He gave a reluctant nod and followed her a few feet away.
She got straight to the point. “Where’s J.J.?”
Emeka’s eyes hardened. “That bastard? How am I supposed to know?”
Leah glanced at the ground, her nails beginning to dig into her palm again. “Aren’t you his friend?”
Emeka snorted. “He doesn’t know how to be one.”
Leah searched for something to say. “Does he have another number? I need to speak to him.”
Emeka laughed. “Are you carrying his child?”
He shrugged. “I don’t have it. And by the way, if he wanted to talk to you he would have called. That’s how guys are.”
Leah’s head pounded. She nodded.
He stared at her. “What was it about him that you liked?”
Leah laughed, “I don’t even know.”
She walked away from Emeka and grabbed a white chair and dragged it in the direction of a cluster of trees some distance away from everyone else. As she set it down, she heard footsteps pounding towards her and spun around with hope. She spotted Ter jogging towards her and she forced down the wave of disappointment.
“Hi,” she said.
“Hi, are you okay? You look sick.”
“Just a headache, don’t worry.” She gestured towards the field. “There are too many people; we shouldn’t be talking here.”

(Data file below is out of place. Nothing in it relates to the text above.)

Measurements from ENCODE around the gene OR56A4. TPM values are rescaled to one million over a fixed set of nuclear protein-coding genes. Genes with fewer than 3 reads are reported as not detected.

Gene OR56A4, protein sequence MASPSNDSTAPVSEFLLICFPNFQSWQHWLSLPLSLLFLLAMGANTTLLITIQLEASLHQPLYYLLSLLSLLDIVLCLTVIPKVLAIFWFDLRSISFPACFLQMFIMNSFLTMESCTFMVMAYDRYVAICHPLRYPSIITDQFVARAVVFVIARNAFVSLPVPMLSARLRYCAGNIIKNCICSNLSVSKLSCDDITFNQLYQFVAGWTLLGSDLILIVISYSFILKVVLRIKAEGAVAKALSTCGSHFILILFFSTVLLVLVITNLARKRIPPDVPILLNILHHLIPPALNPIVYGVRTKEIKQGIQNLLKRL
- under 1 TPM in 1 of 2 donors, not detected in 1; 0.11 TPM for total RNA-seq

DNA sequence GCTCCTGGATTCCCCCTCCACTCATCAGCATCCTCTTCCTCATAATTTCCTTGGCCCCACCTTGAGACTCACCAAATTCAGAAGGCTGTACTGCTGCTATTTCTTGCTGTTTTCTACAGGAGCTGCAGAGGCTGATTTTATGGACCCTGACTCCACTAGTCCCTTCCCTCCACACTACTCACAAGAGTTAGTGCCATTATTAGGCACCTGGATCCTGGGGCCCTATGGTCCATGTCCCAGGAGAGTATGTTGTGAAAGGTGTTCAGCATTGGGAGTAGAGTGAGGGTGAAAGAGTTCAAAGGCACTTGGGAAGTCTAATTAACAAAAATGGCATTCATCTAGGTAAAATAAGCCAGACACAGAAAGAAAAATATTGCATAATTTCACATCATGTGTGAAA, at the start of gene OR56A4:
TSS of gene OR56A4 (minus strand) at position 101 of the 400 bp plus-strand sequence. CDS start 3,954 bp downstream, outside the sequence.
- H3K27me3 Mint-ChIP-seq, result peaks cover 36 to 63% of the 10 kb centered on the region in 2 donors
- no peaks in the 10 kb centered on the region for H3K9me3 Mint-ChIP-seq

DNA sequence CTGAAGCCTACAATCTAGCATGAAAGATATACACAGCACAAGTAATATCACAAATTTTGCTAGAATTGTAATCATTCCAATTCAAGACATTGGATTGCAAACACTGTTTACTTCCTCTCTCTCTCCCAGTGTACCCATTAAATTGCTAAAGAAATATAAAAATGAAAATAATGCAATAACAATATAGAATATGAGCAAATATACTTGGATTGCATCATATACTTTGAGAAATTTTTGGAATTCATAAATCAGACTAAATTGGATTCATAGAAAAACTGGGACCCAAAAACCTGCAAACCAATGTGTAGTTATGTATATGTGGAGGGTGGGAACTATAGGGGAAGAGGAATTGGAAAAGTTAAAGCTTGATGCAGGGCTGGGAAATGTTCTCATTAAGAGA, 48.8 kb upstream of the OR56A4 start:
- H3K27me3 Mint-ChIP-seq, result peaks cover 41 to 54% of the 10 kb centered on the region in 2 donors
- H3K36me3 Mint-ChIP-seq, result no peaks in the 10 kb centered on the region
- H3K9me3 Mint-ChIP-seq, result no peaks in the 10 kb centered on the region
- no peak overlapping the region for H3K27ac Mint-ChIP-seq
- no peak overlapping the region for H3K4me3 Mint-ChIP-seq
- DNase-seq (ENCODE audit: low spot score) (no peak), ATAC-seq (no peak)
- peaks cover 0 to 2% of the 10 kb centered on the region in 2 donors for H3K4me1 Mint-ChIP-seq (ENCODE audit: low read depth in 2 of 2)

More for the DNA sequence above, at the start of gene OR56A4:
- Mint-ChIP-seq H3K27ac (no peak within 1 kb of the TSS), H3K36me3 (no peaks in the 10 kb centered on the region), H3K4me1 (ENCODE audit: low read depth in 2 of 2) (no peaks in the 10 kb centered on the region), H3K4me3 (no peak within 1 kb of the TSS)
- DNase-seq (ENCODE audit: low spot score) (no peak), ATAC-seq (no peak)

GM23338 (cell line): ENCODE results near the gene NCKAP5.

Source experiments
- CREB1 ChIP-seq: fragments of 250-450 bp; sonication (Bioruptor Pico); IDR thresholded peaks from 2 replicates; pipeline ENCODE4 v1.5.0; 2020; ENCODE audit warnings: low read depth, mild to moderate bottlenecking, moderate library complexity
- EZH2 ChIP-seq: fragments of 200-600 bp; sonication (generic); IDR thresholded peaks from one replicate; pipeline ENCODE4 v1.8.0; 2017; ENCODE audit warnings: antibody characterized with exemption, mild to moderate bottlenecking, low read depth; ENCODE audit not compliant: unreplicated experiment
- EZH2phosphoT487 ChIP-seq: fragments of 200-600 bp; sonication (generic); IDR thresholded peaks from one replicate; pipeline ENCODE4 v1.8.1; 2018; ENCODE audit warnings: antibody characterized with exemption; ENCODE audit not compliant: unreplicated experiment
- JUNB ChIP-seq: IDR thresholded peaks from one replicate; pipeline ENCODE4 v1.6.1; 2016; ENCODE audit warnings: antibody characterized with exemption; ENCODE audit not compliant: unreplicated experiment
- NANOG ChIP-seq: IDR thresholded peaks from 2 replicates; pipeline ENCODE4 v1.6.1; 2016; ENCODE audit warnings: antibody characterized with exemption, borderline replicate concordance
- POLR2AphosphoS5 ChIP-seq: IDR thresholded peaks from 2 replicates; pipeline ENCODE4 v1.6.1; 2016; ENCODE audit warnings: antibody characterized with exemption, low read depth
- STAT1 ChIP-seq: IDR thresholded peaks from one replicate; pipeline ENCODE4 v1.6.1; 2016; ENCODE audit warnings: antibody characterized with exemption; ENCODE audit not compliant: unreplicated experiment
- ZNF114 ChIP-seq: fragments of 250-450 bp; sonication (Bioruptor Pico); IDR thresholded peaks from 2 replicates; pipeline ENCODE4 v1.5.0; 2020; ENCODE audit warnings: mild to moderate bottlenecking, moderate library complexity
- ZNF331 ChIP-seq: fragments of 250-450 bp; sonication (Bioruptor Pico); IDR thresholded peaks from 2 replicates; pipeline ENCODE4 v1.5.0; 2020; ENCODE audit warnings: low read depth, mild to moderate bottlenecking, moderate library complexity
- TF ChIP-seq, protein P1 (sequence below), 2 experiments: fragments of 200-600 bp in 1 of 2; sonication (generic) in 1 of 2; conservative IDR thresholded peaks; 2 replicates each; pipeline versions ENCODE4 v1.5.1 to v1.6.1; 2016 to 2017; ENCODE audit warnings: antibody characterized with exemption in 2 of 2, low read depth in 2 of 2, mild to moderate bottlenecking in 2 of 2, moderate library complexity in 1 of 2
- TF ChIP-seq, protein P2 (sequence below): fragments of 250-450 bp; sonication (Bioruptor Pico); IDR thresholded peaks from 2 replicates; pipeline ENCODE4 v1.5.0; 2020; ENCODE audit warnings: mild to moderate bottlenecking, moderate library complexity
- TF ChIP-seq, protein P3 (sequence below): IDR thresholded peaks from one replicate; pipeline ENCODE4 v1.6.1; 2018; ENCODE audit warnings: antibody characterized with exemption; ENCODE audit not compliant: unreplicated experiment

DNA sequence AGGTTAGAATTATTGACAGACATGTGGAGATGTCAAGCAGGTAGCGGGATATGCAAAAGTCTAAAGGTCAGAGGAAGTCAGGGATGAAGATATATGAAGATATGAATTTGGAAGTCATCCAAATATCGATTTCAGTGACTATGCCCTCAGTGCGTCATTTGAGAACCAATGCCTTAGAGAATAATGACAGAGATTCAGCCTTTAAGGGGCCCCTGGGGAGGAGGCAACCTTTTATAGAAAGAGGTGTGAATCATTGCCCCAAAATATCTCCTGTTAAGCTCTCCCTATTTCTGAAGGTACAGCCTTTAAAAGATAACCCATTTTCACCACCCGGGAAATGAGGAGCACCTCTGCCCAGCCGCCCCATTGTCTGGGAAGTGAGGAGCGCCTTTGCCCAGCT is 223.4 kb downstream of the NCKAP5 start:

He ignored that. “Are we still seeing Mamita?”
She nodded. They had been going to see her almost daily after the first visit. “We are.”
“Good. Lay, we need to talk.”
He had grown insistent since he kissed her. She had never been uncomfortable with Ter, but now she was beginning to think of him with growing dismay.
“Ter, not now.”
“Just listen,” he began fervently, taking a step forward and brushing her hair out of her face. She pushed his hand aside.
“Stop, not now. I’m not in the mood.”
“Lay,” he tried again. Leah extricated herself, moving away.
“Not now,” she insisted, her head raging. “I can’t do this now, Ter. Please, just leave me.”
She turned and began to walk away as quickly as she could.
The next morning at her session, Leah sat folded into a small ball in the armchair in Dr. Sulo’s office. Her eyes were still red-rimmed. Her head still pounded uncontrollably. She wore baggy shorts, a small top and a pashmina around her shoulders.
Dr. Sulo was talking but Leah couldn’t hear anything. The droning picked up and ceased. Picked up and ceased. After a particularly prolonged silence, a rustle followed. Dr. Sulo appeared above her, placing a hand on her forehead and then on her neck.
The droning resumed.
“Leah. Leah. Are you listening to me? You have a fever. I’ll go and talk to the physician so he can see you. Okay?”
Leah managed to nod her head. Dr. Sulo disappeared with a flourish while Leah remained, watching the door unblinkingly.
At night Leah walked slowly through the field to the rendezvous point where she usually met Ter for their nightly excursions to see Mamita. There was a nip in the air. The sky was clear, brilliantly lit by a sea of stars.